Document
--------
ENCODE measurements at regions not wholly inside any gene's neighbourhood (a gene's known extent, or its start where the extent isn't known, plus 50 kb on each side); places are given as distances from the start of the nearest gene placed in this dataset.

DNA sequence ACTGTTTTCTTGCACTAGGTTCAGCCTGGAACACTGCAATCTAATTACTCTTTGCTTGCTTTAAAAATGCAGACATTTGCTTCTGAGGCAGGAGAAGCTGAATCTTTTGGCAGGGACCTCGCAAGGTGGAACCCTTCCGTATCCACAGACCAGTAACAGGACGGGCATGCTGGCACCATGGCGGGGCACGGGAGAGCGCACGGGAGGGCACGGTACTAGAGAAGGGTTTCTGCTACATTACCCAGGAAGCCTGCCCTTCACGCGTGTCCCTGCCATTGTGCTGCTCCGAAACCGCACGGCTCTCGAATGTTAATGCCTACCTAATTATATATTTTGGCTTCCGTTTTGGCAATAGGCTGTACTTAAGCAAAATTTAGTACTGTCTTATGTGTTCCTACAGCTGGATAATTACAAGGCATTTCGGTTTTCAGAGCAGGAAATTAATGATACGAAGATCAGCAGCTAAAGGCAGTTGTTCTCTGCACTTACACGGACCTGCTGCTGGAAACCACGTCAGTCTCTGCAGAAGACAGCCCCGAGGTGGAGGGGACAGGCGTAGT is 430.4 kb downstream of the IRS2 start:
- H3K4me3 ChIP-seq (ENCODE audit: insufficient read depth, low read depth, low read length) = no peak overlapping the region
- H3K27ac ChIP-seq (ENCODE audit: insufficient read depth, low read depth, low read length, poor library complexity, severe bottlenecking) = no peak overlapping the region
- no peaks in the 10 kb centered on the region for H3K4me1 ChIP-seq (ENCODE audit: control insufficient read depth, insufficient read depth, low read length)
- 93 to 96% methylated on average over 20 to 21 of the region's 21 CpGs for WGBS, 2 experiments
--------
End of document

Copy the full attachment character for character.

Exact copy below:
ENCODE measurements at regions not wholly inside any gene's neighbourhood (a gene's known extent, or its start where the extent isn't known, plus 50 kb on each side); places are given as distances from the start of the nearest gene placed in this dataset.

DNA sequence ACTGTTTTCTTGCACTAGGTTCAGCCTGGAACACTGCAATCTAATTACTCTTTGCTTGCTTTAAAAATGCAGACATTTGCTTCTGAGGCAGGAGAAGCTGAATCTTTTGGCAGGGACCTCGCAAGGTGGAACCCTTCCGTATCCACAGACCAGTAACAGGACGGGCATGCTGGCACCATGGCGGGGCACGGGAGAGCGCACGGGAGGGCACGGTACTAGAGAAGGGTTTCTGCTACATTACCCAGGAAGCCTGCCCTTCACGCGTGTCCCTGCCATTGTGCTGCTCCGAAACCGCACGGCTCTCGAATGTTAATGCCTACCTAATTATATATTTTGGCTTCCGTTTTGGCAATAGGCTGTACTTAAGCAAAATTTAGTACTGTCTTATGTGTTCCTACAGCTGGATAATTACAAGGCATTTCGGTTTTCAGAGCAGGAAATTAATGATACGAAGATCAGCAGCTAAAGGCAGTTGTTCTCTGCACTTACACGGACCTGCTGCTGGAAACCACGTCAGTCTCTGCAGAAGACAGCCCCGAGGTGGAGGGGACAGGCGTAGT is 430.4 kb downstream of the IRS2 start:
- H3K4me3 ChIP-seq (ENCODE audit: insufficient read depth, low read depth, low read length) = no peak overlapping the region
- H3K27ac ChIP-seq (ENCODE audit: insufficient read depth, low read depth, low read length, poor library complexity, severe bottlenecking) = no peak overlapping the region
- no peaks in the 10 kb centered on the region for H3K4me1 ChIP-seq (ENCODE audit: control insufficient read depth, insufficient read depth, low read length)
- 93 to 96% methylated on average over 20 to 21 of the region's 21 CpGs for WGBS, 2 experiments